Military kids need support too! Post WWII life as a child in our family was lonely…

http://www.militarychild.org/blog/supporting-military-families-the-military-child-education-coalition

http://www.pbs.org/wnet/need-to-know/health/video-supporting-military-families-the-military-child-education-coalition/11353/

“The National Guard and Reserve Institute is a program of the Military Child Education Coalition (MCEC), which was established in 1998 to help military-connected children with the challenges of frequent moves and transitions often experienced throughout childhood. In addition to professional development workshops, MCEC provides transition services for students, parent workshops and counseling resources to help military children and families.”

I am pleased to include a new resource on my website, referenced in the above links.  As a post WWII family we moved around constantly.  Sometimes the moves were from military to civilian housing, then back and forth.  I can’t remember how many times we moved, changed schools, and tried to make new friends, but it was often.  I really had no sense of my roots as a child.  We were always unsettled going from one place to the other, and frequently not having a clue about who we were or where we lived.  I often heard the statement “military brats” while growing up, as if it were some sort of badge of honor.  But it really meant we were different from other kids that formed lasting friendships and trust with others over a longer period of time.  We felt lonely and defensive, like outcasts.  As siblings we had each other, but fought like cats and dogs most of the time.  Going home after school was not a welcome thought, but hanging around with others kids was worse.  Our parents really didn’t take much time getting engaged with other parents or with the schools because of their own challenges.  I really don’t have too many fond memories of childhood.  I would say it was at least character building and provided many lessons of survival in a lonely world.  But the the feeling of closeness and belonging in the communities where we lived was always missing for the most part.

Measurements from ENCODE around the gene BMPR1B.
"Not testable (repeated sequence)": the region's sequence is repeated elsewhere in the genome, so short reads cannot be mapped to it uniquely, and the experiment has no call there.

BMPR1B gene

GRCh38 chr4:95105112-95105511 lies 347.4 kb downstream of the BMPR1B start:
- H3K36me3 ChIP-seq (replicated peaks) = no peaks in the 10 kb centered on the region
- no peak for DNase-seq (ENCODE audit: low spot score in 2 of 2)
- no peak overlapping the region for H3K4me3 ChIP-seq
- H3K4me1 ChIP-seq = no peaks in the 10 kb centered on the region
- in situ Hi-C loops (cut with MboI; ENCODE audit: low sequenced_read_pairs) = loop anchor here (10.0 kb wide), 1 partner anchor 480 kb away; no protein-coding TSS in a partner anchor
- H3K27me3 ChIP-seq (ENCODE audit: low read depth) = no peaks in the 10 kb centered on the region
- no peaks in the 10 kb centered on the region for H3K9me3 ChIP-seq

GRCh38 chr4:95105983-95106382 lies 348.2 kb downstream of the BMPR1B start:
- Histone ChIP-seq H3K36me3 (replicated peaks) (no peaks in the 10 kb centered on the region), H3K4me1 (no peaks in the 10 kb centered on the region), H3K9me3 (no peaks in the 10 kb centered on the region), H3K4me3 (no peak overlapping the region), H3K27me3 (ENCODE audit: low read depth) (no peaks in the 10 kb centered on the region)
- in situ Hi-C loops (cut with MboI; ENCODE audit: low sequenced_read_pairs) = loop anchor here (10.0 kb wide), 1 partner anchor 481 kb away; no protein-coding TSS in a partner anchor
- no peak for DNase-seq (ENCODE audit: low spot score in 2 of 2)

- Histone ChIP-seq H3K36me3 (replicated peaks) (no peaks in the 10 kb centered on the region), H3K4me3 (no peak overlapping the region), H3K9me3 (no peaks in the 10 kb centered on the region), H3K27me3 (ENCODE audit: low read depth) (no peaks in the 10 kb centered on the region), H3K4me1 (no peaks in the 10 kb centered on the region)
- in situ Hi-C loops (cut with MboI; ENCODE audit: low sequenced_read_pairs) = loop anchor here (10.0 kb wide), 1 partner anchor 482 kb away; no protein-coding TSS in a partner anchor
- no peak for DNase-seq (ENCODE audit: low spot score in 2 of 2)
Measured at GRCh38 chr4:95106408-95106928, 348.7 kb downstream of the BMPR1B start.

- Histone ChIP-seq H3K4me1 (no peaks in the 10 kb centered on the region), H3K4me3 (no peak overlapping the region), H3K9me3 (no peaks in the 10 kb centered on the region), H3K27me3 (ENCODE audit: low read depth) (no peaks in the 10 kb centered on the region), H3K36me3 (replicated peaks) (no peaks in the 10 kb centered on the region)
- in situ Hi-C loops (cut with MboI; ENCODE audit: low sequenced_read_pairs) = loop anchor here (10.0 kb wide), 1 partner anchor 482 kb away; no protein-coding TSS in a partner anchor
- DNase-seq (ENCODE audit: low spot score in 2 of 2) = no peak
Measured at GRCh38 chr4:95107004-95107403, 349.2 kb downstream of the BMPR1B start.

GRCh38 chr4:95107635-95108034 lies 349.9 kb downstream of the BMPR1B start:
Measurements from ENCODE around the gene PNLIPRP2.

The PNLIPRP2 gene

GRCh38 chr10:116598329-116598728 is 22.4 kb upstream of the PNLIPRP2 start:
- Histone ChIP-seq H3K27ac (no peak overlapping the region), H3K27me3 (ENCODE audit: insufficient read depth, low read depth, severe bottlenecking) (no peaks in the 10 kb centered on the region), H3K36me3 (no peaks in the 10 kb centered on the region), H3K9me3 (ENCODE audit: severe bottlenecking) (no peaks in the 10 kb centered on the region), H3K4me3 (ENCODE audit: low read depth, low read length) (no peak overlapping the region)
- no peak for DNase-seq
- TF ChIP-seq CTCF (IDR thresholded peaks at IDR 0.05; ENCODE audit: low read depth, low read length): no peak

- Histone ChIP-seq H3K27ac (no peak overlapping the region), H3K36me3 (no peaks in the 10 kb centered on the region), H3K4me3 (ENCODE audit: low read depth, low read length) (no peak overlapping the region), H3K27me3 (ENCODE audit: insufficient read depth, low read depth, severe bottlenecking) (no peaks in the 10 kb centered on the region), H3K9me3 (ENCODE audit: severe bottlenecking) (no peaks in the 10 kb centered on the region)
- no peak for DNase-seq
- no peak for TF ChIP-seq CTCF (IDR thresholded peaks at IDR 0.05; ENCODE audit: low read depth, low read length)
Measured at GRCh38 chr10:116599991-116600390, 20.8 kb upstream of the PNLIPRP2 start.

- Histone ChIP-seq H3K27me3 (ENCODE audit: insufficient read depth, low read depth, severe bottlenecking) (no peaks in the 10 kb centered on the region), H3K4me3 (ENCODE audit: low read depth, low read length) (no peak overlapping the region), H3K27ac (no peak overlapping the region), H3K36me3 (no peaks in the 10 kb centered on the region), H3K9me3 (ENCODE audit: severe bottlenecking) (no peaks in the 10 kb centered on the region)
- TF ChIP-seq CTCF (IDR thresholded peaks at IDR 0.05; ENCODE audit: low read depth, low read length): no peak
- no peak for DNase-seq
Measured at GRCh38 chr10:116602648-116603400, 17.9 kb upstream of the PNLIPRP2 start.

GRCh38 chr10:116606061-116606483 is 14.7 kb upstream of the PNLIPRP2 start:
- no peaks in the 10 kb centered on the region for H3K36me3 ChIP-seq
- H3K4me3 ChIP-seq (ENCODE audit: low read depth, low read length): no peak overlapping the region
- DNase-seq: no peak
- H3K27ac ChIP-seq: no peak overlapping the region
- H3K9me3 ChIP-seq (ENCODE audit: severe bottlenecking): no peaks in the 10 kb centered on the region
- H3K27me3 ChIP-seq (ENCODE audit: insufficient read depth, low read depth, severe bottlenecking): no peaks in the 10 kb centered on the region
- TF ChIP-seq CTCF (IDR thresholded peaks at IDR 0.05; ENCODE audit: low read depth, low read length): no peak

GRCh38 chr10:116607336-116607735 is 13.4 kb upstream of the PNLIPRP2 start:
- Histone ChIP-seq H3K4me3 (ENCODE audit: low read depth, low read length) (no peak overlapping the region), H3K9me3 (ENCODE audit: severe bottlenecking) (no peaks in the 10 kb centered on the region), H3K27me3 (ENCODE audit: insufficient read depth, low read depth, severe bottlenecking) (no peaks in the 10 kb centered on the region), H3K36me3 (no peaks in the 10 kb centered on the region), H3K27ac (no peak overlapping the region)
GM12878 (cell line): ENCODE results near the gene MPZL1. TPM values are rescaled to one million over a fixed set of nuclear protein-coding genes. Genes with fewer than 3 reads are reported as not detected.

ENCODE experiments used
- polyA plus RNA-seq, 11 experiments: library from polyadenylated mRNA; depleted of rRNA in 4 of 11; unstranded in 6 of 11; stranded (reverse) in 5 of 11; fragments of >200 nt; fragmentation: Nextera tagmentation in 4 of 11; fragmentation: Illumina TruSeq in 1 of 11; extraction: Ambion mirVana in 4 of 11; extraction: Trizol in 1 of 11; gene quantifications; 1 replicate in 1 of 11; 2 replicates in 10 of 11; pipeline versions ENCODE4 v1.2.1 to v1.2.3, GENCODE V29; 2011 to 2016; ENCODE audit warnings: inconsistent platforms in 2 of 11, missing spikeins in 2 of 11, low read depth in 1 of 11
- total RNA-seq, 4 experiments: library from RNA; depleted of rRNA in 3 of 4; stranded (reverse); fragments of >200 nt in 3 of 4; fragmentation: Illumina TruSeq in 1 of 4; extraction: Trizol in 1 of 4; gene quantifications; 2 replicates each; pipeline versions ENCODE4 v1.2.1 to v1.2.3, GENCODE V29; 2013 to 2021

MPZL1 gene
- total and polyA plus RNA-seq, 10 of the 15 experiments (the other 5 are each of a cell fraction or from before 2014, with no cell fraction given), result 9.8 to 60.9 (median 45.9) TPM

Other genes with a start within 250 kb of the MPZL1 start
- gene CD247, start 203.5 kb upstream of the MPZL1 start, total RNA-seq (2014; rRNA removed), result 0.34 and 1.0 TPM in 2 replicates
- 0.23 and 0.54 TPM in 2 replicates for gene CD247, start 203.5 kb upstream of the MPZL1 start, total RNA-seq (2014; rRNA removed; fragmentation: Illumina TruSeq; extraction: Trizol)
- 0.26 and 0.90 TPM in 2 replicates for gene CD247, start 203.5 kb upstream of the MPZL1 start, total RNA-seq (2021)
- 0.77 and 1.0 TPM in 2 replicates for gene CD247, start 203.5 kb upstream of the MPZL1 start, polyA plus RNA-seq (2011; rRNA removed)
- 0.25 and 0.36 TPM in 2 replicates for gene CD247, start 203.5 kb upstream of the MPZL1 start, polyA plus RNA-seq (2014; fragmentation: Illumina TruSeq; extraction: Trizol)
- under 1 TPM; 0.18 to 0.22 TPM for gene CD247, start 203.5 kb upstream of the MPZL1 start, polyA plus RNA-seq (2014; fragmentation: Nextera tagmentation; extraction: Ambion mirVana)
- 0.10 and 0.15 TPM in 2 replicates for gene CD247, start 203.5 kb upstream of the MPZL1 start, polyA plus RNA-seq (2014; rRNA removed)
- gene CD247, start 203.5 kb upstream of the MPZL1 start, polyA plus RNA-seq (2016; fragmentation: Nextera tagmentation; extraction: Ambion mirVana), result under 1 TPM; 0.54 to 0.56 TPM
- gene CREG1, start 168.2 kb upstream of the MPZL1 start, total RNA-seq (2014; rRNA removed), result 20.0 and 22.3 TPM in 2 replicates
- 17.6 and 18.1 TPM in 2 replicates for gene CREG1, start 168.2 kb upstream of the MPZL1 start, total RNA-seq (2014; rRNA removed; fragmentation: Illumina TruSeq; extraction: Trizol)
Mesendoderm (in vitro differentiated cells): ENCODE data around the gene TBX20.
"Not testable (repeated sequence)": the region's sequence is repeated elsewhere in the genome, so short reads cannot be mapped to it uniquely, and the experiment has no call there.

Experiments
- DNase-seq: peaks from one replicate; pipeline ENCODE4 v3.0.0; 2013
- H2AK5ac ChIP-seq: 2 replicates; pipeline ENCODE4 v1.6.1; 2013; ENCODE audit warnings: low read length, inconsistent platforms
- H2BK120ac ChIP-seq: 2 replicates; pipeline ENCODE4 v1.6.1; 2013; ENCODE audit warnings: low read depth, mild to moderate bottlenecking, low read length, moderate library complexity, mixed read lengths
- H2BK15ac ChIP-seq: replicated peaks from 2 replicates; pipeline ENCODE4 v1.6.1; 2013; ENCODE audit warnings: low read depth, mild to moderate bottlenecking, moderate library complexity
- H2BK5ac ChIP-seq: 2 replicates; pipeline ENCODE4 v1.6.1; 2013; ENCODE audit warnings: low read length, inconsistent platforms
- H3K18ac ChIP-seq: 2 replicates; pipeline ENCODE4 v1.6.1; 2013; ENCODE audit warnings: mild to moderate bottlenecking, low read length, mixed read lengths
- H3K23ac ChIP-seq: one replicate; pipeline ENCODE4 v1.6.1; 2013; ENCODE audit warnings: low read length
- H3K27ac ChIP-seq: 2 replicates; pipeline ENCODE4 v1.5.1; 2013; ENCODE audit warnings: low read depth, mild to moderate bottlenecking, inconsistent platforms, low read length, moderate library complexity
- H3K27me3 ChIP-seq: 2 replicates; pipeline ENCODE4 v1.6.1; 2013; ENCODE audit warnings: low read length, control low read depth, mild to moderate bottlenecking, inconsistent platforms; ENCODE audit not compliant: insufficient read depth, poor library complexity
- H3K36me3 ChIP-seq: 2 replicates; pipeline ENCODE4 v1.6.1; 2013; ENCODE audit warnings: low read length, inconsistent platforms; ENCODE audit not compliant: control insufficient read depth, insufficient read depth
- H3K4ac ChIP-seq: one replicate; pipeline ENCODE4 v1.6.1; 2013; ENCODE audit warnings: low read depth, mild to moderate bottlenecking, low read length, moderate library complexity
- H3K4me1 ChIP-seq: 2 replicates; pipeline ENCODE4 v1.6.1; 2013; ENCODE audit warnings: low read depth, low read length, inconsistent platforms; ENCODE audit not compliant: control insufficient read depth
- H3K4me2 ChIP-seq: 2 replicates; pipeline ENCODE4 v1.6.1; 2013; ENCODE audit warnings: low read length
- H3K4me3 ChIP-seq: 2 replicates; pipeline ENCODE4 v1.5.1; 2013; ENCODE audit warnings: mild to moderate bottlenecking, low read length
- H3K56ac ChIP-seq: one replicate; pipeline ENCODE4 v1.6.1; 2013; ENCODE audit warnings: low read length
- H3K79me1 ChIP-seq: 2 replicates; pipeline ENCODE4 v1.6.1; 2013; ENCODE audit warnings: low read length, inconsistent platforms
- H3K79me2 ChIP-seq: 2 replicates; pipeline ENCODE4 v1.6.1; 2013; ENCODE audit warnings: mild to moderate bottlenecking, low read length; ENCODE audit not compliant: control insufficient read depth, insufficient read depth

Thousands of military families now have resources i.e., http://www.militarychild.org/, a non-profit helping families with a variety of programs designed for parents and children to become more educated on adjustments and transitions in military life.  The Military Child Education Coalition is especially focused on children, the most needy.

Our Vision:
To serve as a model of positive leadership and advocacy for ensuring inclusive, quality educational opportunities for all military children.

Our Mission:

To ensure inclusive, quality educational experiences for all military children affected by mobility, family separation, and transition.

Our Goals:

The Military Child Education Coalition will:
1. Provide responsive and relevant support systems, resources, and products.

2. Expand the MCEC’s outreach through engagement, advocacy, and partnerships.

3. Execute a strategic communications plan.

4. Build a strong, sustainable, and financially sound organization.

In terms of my own family experience and childhood, we can’t go back.  I can, however; as a veterans advocate make every attempt to inform and remind military families of the excellent resources available helping kids become healthy and productive adults by mitigating the unique challenges of growing up in a military culture.  As military parents, don’t let your children become lonely, isolated, and disassociated from all the frequent changes resulting from new assignments, deployments, and all too frequent relocations.

Steve Sparks
Reconciliation: A Son’s Story

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